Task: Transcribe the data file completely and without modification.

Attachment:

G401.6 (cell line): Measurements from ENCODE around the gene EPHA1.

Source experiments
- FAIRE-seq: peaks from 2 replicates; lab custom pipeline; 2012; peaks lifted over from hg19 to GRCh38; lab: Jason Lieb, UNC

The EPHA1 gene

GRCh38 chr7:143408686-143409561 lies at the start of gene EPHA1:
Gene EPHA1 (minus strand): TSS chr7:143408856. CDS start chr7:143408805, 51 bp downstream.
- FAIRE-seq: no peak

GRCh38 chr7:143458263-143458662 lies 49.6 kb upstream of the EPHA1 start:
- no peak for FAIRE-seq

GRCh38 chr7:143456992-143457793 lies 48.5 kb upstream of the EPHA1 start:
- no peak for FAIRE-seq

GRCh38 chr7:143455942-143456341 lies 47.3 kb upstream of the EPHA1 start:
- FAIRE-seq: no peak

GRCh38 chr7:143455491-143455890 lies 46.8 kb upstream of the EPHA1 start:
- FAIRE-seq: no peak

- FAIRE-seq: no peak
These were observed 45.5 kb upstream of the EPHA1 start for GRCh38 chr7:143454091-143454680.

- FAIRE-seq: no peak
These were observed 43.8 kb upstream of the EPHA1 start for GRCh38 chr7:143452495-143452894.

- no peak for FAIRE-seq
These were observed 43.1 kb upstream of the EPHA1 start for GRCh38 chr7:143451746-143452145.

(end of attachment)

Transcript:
G401.6 (cell line): Measurements from ENCODE around the gene EPHA1.

Source experiments
- FAIRE-seq: peaks from 2 replicates; lab custom pipeline; 2012; peaks lifted over from hg19 to GRCh38; lab: Jason Lieb, UNC

The EPHA1 gene

GRCh38 chr7:143408686-143409561 lies at the start of gene EPHA1:
Gene EPHA1 (minus strand): TSS chr7:143408856. CDS start chr7:143408805, 51 bp downstream.
- FAIRE-seq: no peak

GRCh38 chr7:143458263-143458662 lies 49.6 kb upstream of the EPHA1 start:
- no peak for FAIRE-seq

GRCh38 chr7:143456992-143457793 lies 48.5 kb upstream of the EPHA1 start:
- no peak for FAIRE-seq

GRCh38 chr7:143455942-143456341 lies 47.3 kb upstream of the EPHA1 start:
- FAIRE-seq: no peak

GRCh38 chr7:143455491-143455890 lies 46.8 kb upstream of the EPHA1 start:
- FAIRE-seq: no peak

- FAIRE-seq: no peak
These were observed 45.5 kb upstream of the EPHA1 start for GRCh38 chr7:143454091-143454680.

- FAIRE-seq: no peak
These were observed 43.8 kb upstream of the EPHA1 start for GRCh38 chr7:143452495-143452894.

- no peak for FAIRE-seq
These were observed 43.1 kb upstream of the EPHA1 start for GRCh38 chr7:143451746-143452145.